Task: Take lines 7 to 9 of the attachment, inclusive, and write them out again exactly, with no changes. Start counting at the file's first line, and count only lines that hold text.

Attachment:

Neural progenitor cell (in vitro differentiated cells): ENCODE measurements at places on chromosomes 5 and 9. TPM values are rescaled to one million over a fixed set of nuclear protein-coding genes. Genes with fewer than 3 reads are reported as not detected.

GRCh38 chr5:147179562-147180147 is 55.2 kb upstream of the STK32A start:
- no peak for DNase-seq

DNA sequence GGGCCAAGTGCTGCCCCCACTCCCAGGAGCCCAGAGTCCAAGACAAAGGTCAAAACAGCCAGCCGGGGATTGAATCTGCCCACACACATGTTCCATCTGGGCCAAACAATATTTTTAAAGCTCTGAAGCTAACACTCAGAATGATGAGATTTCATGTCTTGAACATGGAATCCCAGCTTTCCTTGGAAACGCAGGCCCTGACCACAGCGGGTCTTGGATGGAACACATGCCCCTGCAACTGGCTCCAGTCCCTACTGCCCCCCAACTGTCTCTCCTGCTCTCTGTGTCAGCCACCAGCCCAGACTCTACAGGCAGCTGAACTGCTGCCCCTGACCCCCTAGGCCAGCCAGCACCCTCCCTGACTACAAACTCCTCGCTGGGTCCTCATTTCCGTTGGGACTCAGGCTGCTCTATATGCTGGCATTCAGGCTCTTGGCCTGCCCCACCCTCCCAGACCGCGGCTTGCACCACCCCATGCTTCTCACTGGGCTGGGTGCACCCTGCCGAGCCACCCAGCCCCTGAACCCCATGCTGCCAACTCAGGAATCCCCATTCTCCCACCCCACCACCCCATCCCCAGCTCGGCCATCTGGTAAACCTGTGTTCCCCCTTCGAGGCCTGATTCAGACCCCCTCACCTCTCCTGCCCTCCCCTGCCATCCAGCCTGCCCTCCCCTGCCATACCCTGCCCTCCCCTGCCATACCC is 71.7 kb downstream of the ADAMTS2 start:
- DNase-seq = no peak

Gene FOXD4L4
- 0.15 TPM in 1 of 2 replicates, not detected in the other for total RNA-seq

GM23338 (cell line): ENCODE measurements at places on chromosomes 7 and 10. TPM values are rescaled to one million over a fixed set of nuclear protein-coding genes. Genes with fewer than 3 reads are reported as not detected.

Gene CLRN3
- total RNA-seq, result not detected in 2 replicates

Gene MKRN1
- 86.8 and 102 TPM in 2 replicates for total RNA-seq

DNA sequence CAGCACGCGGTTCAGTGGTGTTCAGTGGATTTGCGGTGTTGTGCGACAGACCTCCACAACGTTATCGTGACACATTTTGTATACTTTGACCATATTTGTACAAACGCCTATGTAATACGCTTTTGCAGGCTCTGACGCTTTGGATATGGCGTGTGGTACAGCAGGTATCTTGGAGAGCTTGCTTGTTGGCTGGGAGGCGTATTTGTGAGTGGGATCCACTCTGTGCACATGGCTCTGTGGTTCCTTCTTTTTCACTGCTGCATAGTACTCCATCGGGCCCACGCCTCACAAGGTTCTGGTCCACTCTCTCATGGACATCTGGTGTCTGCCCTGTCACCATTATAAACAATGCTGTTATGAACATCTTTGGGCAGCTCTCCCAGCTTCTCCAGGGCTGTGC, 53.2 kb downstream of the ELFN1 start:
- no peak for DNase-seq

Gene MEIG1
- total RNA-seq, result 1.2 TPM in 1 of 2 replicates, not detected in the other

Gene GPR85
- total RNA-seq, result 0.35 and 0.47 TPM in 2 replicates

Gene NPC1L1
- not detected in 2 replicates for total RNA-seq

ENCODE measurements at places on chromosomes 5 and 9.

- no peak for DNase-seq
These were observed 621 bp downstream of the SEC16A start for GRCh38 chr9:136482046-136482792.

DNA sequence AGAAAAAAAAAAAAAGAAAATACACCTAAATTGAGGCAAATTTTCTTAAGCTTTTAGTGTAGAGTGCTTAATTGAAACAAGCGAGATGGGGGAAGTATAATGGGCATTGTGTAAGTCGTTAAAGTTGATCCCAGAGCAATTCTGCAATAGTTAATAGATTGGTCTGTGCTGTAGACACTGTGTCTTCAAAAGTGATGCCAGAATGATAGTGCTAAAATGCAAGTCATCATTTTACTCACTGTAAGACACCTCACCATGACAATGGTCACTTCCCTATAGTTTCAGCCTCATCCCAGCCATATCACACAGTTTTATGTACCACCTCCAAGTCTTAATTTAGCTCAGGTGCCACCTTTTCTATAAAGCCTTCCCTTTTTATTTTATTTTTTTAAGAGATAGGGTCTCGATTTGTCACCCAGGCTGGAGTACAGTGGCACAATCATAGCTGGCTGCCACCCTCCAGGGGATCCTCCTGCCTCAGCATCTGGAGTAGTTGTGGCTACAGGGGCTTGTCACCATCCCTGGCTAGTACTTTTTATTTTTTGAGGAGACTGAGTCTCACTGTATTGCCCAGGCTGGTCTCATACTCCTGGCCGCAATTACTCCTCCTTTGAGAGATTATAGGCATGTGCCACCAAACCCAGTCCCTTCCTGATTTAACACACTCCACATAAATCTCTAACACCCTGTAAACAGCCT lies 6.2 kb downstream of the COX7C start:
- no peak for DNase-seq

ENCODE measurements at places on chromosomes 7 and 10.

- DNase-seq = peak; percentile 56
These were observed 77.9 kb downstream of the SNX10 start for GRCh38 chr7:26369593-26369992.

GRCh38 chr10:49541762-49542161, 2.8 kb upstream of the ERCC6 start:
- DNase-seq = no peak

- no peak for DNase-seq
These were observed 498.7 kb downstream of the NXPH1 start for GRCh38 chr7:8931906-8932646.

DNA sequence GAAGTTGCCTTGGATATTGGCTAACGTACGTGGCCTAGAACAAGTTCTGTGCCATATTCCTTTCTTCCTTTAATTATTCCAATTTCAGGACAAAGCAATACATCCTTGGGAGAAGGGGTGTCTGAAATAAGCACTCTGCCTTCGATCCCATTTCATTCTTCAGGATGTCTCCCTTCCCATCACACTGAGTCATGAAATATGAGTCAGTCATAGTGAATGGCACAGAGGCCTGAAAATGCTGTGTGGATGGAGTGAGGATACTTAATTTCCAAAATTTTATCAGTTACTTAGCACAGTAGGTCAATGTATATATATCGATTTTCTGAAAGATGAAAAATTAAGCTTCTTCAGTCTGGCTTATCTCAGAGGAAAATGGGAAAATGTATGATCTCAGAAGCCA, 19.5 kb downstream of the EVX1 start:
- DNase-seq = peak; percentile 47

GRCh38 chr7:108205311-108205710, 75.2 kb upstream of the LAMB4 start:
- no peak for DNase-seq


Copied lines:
- 0.15 TPM in 1 of 2 replicates, not detected in the other for total RNA-seq

GM23338 (cell line): ENCODE measurements at places on chromosomes 7 and 10. TPM values are rescaled to one million over a fixed set of nuclear protein-coding genes. Genes with fewer than 3 reads are reported as not detected.

Gene CLRN3